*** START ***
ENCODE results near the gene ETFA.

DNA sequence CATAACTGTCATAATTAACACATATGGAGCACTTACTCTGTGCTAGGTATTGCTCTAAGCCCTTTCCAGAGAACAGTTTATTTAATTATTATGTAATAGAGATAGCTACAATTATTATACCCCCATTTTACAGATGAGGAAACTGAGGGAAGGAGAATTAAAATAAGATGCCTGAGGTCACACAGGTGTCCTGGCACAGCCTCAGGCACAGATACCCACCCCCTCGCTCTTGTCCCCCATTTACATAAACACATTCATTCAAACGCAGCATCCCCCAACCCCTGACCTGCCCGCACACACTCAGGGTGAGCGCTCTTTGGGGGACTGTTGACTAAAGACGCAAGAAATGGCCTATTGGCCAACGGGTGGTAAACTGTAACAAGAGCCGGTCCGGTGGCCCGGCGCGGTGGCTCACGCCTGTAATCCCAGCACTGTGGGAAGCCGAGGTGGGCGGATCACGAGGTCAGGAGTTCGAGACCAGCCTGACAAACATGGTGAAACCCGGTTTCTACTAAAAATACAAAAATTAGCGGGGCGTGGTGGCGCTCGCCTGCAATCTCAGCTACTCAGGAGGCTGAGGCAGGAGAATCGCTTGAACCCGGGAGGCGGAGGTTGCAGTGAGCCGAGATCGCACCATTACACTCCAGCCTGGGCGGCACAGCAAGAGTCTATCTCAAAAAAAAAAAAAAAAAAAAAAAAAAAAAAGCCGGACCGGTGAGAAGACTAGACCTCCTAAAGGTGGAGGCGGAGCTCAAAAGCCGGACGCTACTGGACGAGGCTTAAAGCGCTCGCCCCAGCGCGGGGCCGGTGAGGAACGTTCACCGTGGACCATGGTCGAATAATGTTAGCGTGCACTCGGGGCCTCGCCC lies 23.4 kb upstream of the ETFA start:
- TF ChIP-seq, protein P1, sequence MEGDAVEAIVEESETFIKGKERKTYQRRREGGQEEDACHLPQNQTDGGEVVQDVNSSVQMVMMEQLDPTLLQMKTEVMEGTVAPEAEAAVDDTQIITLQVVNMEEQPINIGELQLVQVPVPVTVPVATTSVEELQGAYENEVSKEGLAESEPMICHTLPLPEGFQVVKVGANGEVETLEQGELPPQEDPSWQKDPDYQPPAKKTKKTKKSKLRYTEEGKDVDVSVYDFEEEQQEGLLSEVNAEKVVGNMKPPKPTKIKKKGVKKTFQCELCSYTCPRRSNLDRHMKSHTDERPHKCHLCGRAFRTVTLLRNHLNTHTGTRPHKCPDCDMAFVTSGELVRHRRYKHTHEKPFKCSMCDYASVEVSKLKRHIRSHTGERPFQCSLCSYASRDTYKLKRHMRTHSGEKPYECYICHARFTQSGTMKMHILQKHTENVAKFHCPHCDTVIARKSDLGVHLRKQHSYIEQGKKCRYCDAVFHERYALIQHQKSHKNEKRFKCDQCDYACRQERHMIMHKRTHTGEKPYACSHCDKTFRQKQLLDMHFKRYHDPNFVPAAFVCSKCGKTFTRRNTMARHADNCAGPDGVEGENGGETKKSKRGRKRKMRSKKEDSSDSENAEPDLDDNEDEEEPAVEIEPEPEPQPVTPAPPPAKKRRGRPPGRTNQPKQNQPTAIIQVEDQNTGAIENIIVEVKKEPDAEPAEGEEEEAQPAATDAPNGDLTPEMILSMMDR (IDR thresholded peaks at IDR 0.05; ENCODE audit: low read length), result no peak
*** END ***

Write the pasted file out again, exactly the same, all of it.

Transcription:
ENCODE results near the gene ETFA.

DNA sequence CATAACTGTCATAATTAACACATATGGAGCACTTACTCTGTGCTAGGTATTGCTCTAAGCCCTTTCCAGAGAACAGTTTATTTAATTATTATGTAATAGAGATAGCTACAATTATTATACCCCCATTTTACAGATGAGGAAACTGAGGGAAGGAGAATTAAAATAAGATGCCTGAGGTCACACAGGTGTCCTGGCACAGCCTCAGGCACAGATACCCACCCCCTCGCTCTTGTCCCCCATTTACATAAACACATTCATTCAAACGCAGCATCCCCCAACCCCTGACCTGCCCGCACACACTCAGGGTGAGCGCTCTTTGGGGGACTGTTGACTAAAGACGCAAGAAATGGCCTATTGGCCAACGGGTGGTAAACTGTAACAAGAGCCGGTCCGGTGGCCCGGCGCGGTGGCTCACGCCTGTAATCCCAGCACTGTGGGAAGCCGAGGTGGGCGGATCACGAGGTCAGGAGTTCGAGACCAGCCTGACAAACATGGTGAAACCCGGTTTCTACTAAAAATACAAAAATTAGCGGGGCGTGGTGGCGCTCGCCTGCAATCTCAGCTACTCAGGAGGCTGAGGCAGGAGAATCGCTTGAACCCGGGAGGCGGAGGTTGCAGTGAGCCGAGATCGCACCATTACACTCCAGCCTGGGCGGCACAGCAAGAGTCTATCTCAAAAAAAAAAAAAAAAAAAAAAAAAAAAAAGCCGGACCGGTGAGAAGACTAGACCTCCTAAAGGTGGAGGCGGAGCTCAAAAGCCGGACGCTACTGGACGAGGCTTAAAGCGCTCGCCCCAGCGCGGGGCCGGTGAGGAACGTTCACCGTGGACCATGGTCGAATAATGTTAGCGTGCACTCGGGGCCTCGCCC lies 23.4 kb upstream of the ETFA start:
- TF ChIP-seq, protein P1, sequence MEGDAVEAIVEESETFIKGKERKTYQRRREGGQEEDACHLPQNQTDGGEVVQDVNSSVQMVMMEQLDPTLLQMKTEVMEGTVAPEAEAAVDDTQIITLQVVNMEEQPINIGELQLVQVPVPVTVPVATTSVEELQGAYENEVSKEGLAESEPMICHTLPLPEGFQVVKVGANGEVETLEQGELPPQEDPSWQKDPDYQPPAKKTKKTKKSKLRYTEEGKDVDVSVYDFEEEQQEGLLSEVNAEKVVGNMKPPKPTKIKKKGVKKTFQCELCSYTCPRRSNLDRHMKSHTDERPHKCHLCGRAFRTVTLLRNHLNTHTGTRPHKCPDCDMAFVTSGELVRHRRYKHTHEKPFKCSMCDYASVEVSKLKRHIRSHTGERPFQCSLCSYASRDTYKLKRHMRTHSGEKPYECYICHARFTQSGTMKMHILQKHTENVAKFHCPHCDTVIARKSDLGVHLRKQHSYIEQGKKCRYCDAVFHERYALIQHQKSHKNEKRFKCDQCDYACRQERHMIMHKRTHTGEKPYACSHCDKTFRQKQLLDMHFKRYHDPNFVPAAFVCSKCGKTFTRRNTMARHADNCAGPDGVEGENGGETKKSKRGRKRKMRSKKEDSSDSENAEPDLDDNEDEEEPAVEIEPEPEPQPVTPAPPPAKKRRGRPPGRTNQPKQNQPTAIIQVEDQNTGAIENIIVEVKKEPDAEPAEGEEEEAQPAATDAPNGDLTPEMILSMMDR (IDR thresholded peaks at IDR 0.05; ENCODE audit: low read length), result no peak